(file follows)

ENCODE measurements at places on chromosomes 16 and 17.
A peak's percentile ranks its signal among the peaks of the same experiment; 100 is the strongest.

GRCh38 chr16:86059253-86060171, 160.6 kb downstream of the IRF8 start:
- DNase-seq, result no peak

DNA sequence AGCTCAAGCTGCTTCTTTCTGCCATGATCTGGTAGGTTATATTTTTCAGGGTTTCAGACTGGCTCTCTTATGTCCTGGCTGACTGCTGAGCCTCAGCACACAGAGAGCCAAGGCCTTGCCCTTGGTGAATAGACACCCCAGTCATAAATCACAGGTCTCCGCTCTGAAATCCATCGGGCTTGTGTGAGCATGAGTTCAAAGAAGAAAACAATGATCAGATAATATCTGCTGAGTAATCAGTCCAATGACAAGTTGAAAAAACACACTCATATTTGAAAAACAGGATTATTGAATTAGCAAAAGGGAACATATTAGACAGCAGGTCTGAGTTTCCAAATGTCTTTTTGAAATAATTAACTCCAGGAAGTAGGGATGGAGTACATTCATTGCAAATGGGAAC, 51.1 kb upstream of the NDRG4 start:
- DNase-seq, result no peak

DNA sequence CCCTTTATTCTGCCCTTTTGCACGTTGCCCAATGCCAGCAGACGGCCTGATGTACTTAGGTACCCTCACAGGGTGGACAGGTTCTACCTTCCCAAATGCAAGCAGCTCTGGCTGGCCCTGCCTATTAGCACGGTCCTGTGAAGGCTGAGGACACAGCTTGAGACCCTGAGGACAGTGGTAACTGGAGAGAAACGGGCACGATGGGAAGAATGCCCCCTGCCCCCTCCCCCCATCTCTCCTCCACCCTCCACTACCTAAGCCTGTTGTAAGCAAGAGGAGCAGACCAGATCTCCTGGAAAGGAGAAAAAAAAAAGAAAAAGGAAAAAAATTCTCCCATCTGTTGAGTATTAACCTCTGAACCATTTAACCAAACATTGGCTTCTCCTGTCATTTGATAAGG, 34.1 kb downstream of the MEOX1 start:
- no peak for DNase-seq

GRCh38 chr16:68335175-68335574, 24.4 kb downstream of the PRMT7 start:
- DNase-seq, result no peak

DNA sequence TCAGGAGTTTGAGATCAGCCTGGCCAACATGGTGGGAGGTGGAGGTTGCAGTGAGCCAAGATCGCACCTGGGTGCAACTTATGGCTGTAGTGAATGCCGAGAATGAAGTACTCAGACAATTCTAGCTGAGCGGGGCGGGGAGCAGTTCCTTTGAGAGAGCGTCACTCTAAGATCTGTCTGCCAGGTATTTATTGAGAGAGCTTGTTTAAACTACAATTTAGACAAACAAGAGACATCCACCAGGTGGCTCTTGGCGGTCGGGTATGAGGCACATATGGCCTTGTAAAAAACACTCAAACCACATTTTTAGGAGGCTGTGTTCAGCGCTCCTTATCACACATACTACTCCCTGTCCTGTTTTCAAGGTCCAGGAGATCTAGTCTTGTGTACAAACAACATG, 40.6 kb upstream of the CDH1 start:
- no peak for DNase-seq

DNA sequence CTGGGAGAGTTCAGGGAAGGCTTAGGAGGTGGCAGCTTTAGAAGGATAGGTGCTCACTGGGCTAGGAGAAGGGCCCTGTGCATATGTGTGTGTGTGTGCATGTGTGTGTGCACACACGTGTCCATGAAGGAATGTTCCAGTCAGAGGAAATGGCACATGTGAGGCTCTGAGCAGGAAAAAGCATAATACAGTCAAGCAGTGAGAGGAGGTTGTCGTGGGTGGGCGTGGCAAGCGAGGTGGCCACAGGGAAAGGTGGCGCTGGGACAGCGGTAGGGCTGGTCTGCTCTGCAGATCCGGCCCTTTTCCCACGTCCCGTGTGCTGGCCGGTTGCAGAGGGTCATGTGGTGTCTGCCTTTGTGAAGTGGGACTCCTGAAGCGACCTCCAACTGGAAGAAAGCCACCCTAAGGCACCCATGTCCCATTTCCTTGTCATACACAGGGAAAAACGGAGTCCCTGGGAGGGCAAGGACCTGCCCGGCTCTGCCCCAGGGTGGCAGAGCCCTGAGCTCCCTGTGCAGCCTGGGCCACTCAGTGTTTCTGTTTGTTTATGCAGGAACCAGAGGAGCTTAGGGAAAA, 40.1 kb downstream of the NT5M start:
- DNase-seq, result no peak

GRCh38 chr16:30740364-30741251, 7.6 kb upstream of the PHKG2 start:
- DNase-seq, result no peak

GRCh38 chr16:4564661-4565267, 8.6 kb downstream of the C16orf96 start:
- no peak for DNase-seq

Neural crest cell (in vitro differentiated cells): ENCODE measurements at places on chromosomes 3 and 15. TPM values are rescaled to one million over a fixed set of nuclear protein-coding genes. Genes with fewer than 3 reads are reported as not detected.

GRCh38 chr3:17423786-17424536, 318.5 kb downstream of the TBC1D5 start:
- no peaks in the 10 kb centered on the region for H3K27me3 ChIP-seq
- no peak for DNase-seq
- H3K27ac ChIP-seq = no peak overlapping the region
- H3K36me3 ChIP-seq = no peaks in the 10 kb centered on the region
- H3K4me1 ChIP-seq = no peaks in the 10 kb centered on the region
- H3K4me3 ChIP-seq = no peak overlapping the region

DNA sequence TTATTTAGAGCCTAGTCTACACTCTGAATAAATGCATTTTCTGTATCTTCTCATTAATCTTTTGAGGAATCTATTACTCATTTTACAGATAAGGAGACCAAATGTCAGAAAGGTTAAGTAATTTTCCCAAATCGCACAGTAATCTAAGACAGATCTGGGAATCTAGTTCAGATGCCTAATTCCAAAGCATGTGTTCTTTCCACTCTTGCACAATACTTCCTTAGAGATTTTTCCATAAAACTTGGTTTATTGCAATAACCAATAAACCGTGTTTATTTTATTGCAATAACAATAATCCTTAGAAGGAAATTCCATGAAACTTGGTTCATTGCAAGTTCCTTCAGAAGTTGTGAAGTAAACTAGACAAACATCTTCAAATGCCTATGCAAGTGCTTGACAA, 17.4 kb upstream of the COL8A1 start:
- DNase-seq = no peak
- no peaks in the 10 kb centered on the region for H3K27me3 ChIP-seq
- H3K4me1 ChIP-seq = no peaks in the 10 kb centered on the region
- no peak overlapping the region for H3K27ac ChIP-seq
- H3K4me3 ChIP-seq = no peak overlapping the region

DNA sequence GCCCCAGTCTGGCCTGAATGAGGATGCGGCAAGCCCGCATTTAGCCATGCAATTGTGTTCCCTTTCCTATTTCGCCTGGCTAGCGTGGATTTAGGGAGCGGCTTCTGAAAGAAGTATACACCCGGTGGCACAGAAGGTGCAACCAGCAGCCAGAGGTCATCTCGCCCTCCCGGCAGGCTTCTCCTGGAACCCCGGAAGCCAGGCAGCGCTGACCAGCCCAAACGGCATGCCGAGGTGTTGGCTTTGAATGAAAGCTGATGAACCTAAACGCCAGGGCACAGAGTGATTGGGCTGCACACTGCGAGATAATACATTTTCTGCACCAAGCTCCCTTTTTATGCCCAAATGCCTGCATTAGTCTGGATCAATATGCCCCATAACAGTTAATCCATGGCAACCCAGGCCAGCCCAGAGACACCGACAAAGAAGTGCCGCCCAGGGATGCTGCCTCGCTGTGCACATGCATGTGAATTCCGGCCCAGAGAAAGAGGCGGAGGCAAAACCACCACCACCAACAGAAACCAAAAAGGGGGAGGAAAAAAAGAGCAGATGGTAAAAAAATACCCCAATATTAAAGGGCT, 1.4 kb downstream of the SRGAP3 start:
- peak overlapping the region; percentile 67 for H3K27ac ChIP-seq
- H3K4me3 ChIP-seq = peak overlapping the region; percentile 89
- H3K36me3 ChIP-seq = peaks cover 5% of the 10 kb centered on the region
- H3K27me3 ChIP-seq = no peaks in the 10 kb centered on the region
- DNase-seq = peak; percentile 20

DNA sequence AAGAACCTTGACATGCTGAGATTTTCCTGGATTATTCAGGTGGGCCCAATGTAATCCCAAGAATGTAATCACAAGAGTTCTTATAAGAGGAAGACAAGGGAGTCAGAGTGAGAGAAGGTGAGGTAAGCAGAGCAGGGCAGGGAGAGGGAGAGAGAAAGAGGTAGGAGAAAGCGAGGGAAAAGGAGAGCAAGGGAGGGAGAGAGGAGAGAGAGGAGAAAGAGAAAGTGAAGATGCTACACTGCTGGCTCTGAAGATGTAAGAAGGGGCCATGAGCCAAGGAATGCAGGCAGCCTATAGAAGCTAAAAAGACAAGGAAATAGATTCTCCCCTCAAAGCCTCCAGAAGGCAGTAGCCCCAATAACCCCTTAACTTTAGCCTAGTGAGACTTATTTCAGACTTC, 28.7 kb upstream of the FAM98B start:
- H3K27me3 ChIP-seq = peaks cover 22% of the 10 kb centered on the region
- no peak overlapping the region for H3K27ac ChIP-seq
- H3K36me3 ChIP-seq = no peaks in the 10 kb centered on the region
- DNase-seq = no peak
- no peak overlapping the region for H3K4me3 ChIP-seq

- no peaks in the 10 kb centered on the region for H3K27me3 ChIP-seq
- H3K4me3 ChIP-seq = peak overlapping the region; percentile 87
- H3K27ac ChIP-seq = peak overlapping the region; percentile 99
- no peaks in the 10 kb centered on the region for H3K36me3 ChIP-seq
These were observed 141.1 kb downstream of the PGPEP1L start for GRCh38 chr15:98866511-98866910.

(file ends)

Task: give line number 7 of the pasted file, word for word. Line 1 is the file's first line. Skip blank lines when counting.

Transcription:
DNA sequence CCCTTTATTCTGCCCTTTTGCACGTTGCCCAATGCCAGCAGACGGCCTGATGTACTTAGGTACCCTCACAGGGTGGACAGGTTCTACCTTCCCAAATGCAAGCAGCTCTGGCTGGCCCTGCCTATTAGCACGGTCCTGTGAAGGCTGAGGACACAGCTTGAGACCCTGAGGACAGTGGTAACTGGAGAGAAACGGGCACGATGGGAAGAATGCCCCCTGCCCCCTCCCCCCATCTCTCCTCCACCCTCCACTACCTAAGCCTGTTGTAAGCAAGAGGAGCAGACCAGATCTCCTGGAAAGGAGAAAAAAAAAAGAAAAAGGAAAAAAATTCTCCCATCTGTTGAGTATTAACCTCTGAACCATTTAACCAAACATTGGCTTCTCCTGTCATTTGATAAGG, 34.1 kb downstream of the MEOX1 start: